It’s hard not to be disturbed by the description of how the school board went about installing ID into the curriculum. In effect they polarised the community into those who believed in God and Creation and branded everyone else atheist – even though many of the Plaintiff’s and teachers at the school were Christians. The threats of violence and intimidation against the plaintiffs and their families were frightening. Chapman’s descriptions of the families his accounts of conversations with them and the depth of their concerns is captivating. As is their willingness to stand up and fight this even if it meant they were ostracised by the very community they lived in. To get a feel for what I mean, during one Board meeting when concerned parents pointed out that teaching creationism could land the school into serious legal trouble one of the pro-intelligent design Board members stood up and shouted –

“2000 years ago someone died on a cross, can’t someone stand up for him now?”

One of the most amusing bit’s in the book is when Chapman describes the cross examination of Michael Behe the star witness for the defence – a fastidious proponent of Intelligent Design and author of Darwin’s Black Box and the man who coined the phrase “irreducible complexity”. In fact in a recent interview with New Scientist Chapman describes why this moment stood out:

The most disturbing element was how the intelligent-design crowd, many of whom I liked, would intellectually and morally contort themselves to cling to ideas one felt even they did not quite believe. The scientists among them seemed to have taken hold of small shards of the scientific whole that no one fully understands yet, and created a shield against reality. They were smart people, and at times it was painful to watch them. There was a moment when one intelligent-design scientist [Behe] was literally walled into the witness box by books and articles detailing an evolutionary process he said had not been described. And though they had had months to prepare, the school board members who advocated intelligent design still knew almost nothing about it. When asked to define intelligent design, one of them defined evolution.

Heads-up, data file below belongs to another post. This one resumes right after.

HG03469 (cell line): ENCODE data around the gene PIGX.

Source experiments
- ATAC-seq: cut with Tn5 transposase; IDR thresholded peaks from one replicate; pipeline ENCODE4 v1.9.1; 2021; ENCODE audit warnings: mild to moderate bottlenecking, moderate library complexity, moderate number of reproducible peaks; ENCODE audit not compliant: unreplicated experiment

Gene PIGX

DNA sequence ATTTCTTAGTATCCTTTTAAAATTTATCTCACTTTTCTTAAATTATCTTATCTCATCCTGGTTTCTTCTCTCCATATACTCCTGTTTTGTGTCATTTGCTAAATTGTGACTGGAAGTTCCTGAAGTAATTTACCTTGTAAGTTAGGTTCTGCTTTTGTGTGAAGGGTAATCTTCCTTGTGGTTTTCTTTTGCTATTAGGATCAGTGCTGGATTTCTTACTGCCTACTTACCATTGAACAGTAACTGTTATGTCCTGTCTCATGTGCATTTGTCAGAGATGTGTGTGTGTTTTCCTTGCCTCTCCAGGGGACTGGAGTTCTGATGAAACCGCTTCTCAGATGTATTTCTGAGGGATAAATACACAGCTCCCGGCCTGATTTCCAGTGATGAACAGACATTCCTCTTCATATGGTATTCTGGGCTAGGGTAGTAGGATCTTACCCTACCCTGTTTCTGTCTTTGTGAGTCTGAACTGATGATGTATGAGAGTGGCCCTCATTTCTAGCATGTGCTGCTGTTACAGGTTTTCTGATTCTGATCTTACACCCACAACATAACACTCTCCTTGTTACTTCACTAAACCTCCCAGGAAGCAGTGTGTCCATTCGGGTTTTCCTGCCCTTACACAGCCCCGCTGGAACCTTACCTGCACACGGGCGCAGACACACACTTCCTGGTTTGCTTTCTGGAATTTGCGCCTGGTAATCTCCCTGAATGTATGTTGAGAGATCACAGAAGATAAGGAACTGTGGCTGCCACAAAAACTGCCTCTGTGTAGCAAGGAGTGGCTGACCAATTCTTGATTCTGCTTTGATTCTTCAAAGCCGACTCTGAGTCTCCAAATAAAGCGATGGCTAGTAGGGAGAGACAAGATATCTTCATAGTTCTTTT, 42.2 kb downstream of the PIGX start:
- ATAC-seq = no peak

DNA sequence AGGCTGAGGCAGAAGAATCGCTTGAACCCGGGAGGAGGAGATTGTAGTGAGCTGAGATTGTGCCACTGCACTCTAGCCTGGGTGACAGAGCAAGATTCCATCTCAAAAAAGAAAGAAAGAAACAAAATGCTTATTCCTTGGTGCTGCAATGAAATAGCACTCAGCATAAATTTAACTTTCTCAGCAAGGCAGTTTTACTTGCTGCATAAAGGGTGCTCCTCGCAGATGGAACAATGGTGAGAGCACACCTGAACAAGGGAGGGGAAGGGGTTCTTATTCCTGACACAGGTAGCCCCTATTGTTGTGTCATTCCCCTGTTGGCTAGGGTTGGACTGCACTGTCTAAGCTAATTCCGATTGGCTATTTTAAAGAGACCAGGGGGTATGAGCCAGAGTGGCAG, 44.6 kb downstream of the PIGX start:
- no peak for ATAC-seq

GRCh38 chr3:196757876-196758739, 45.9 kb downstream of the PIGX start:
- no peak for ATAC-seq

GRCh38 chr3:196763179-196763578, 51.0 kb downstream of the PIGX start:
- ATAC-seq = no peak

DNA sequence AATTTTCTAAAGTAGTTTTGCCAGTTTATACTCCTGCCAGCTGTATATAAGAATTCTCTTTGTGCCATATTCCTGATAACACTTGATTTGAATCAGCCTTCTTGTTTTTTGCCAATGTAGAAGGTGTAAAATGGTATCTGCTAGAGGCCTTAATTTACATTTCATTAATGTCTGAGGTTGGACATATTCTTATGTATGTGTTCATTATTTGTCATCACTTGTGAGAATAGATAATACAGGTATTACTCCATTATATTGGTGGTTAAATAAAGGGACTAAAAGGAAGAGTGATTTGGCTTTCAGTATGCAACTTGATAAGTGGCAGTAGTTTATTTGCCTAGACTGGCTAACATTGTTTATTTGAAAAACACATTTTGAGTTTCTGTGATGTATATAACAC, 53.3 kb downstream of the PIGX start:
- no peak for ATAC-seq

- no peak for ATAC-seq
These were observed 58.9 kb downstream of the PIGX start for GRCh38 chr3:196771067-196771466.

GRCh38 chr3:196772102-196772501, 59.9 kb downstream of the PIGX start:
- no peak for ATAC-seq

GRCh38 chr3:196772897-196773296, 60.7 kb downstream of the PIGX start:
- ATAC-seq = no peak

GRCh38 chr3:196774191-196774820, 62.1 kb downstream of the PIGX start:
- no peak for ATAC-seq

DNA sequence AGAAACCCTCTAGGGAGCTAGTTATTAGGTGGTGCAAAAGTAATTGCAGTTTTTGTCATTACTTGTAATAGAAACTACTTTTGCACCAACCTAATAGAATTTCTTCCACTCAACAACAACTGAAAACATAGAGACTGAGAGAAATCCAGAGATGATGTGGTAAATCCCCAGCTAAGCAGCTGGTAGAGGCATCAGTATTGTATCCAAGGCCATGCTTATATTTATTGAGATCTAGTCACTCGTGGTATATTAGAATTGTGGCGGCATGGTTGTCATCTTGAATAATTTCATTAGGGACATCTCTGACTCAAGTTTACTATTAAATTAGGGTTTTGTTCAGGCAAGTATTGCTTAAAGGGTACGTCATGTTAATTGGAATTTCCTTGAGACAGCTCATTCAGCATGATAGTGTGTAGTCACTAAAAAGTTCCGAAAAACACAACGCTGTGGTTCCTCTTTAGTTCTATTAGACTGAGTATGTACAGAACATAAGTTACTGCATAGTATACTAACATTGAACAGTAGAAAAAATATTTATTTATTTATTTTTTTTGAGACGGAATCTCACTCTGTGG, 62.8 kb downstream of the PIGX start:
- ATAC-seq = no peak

You can read the book for the actual narrative, but the image of this ID Scientist who is arguing that no-one has ever been able to prove or been able to document how the Immune System in vertebrates could have possibly evolved through natural selection, a corner stone of his argument for Intelligent Design, being systematically walled into the witness box as the prosecuting lawyer literally buries him in papers, books, articles all discussing and describing precisely that evolutionary process … was as I said amusing … but at the same time deeply deeply worrying.

Behe also went on to admit that he had considered a possible test that would falsify intelligent design, when pressed on whether he had carried out the test he replied that he hadn’t and neither had anyone in the Intelligent Design movement. Here was a scientist arguing for his theory to be taught in schools and yet he could not be be bothered to test it. Or as Chapman puts it:

Wasn’t that the first thing you would do? Wasn’t this, in fact, exactly what science was?

Anyway I feel like I’m ranting, but it’s been a long time since a book really captivated me like this and opened my eyes to a number of truths, particularly about the creationist movement in America. For a while Rob and I have been discussing the whole Evolution vs Creationism phenomenon. In fact we’ve both done a fair bit of research into it and I was genuinely surprised whilst reading this book to find that many of the questions we’ve been asking ourselves about why it is the scientific community hasn’t been able to convince the Creationist’s that evolution is a real theory are actually answered – well in part.
If there’s one book you read this summer … read this one!